In the team competition, the three athlete total for David, Aled and Matthew was a best-on-record for a Welsh squad of 10,482 – 478 better than last year’s team silver performance – and good enough for first place ahead of England (10,270), Ireland (9472) and Scotland (8729).

Under 18 Girls –Shot (4 kg), 60m Hurdles, Long Jump, High Jump, 800m

With all four team members – Georgia Bates (Prestatyn, 3113), Katherine Morris (Bishop Vaughan, 3098), and the year 11 duo of Claire Taylor (Radyr, 3072) and Annabel Curle (Cowbridge, 3057) – having broken the 3000 points barrier at NIAC in November, there were high hopes for this squad, but there is a world of difference between competing on home soil in familiar surroundings and having to travel and compete at an international event.

Katherine MorrisKatherine will be well pleased with her competition while there will be disappointment for the other three.  Claire and Annabel have a chance to re-focus on competing again next year while Georgia has to pick herself up and appreciate that ‘form is temporary but class is permanent’.

The tone of things to come was set in the first event, the shot.  Emily Dixon (England) headed the sixteen girls with a best put of 9.83 metres (518). Katherine produced a 9.03 metres put (466) to rank fourth with Claire, a potential 9+ metre athlete, recording 8.66 metres (442) for sixth while Georgia was down on her personal best with 7.95 metres (396) for tenth and Annabel was sixteenth with 6.63 metres (311).

It was much the same in the 60 metres hurdles.  Olivia Montez-Brown (England), the eventual winner, was quickest with an 8.92 seconds run (927).  Katherine and Claire were fifth and sixth with 9.26 (856) and 9.27 (854) seconds respectively for fifth and sixth.  Georgia and Annabel produced almost identical times – Georgia was twelfth with 9.76 seconds (758) with Annabel on 9.78 seconds (754).

Katherine was the only one to better the 5 metres mark in the long jump.  Her 5.02 metres (565) ranked her joint third in the event, behind Olivia’s 5.49 metres.  Georgia’s best of 4.80 metres (506) ranked her eleventh while Claire (4.68, 474) and Annabel (4.64, 464) were 14th and 16th.

After three events, Katherine was handily placed in fourth place (1887) with Claire (1770) joint seventh, Georgia (1660) eleventh and Annabel (1529) still in sixteenth.

There were some impressive performances in the high jump.  Grace McKenzie (Ireland) cleared the top height of 1.66 metres (806), with Emily Dixon (England) and Anna Nelson (Scotland) on 1.63 metres (771) and Emma Canning (Scotland) and Jordanna Morrish (England) sharing fourth on 1.60 metres (736).

All four Welsh girls cleared 1.54 metres, finishing joint sixth with 666 points.

Only two girls ran sub 2 minutes 30 times for 800 metres in the final event – Niamh Quinn (Ireland) with 2:26.87 (733) and Emma Canning (Scotland) at 2:29.52.  Katherine produced a real gutsy run to clock 2 minutes 32.03 (668), for third quickest and helping in her overall position.  Claire ran 2:41.65 (554), with Annabel not far behind, 2:44.09 (527) but Georgia was slower, 3:00.87 (357).

For Katherine, there was real joy.  Her hard work was rewarded with third place and a new personal best of 3221 points.  Claire’s total of 2990 gained her seventh place while Annabel moved up to thirteenth (2772) and Georgia was one place lower with 2616 points.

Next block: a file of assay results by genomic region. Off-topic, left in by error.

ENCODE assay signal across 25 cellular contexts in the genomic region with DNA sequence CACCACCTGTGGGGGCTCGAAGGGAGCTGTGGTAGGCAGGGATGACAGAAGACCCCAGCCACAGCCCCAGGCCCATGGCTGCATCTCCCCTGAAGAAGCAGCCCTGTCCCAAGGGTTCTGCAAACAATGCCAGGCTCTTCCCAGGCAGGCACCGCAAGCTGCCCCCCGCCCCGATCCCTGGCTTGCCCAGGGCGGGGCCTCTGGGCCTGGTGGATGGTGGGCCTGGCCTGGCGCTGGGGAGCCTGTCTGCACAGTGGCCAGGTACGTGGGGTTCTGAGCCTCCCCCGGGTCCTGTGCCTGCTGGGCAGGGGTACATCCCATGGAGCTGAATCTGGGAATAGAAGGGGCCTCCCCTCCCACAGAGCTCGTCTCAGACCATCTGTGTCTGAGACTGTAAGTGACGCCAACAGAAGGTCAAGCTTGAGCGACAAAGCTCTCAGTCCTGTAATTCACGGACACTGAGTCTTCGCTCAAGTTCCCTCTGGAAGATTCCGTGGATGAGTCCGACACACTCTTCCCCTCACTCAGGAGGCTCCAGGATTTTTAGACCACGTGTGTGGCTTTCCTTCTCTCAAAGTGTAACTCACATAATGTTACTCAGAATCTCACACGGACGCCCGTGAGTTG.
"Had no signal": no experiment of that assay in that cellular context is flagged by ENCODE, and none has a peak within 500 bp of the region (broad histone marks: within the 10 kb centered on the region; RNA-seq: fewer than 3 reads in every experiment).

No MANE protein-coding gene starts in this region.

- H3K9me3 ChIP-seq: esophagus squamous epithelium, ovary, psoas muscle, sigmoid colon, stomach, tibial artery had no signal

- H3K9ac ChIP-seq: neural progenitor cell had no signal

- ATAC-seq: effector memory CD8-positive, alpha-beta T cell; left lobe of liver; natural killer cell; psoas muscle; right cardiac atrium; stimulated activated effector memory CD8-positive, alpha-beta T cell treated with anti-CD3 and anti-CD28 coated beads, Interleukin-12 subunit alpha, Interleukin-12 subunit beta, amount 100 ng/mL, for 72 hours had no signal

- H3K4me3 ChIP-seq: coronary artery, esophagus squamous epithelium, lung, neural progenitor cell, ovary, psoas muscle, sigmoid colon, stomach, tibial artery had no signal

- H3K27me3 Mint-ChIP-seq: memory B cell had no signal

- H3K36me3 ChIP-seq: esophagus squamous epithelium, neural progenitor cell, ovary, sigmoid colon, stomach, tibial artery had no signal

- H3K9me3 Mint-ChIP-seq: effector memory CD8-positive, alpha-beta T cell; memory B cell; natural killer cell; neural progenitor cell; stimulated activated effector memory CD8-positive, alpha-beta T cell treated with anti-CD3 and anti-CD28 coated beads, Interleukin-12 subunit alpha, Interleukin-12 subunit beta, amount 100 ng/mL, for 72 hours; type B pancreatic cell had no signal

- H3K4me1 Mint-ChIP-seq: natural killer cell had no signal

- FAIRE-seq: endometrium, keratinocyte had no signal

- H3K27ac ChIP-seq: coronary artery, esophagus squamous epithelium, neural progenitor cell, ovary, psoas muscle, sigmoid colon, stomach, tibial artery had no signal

There are times in team competition when you can be lucky, on other occasions, not so.  As one of our officers frequently reminds us ‘you can only compete against the athletes who are there’.  England took the top team placing with 9742 points with Scotland second (9261).  The Irish girls placed eighth and ninth, just behind Claire, but had real problems with their other two athletes.  One was injured and did not start the 800 metres while the fourth athlete completed all five events but, unusually, was disqualified in the 800, scoring 0 points in the event and ending with a total of 2578 points.  With Ireland only mustering 8507 points, the Welsh quartet easily claimed the bronze team medals with a score of 8933.

Under 16 Boys – 60m Hurdles, Long Jump, 200m, Shot (4 kg),800m

Year 9 Harry Hillman (St Teilo’s) got off to a super start in the hurdles, scorching to an 8.58 seconds clocking – a new Welsh u15 best, 0.08 seconds quicker than his run at NIAC in November.  That time ranked him joint third with 841 points.  His year 10 team-mates all featured at the slower times end of the spectrum.  Tom Trotman (Cowbridge) was twelfth overall with a 9.20 seconds time (702), Nikita Neary (Dyffryn Taf) placed fourteenth with 9.42 seconds (656) and Ryan James (Radyr) was fifteenth on 9.45 (650).

Two boys produced long jump performances in excess of 6 metres.  Tom was the highest placed Welsh athlete, his 5.92 metres performances placing him third and earning 569 points.  Harry ranked ninth with his 5.65 metres best (512) while Nikita was 14th with 5.35 metres (451) with Ryan on 5.00 metres (382).

The 200 metres was a better event for the Welsh quartet.  Ryan used his experience in the sprints to good advantage, clocking the joint second fastest time of 23.84 seconds for 707 points.  Tom was fifth with 24.09 (685) and Harry sixth (24.22 seconds, 673).  Middle distance runner Nikita was a little slower, on 24.64 seconds (637) for tenth.

The placings after three were Harry, fourth on 2026, Tom, seventh on 1956, Nikita, fifteenth on 1774, and Ryan, sixteenth with 1739.

There were some very impressive performers in the shot.  The best put was a huge 15.30 metres, and there were three more boys over 12 metres.  Tom was the best of our four, his 11.53 metres ranked him fifth with 578 points.  Nikita’s best of 10.84 metres (536) placed him eighth in the event, with Ryan claiming eleventh (10.37, 508) and Harry having to settle for 8.87 metres (418).

The last event saw a fastest 800 metres time of this competition from one of our Welsh four.  Nikita roared around the four circuits of the track to record 2 minutes 06.34 for 660 points, one of only two sub 2 minutes 10 second times.  Harry and Ryan produced very similar runs – Harry on 2:13.35 (548) for seventh and Ryan eighth with 2:13.58 (545) – but Tom, like may combined events athletes, finds the endurance event tough.  He ranked sixteenth with 2 minutes 30.75 (313).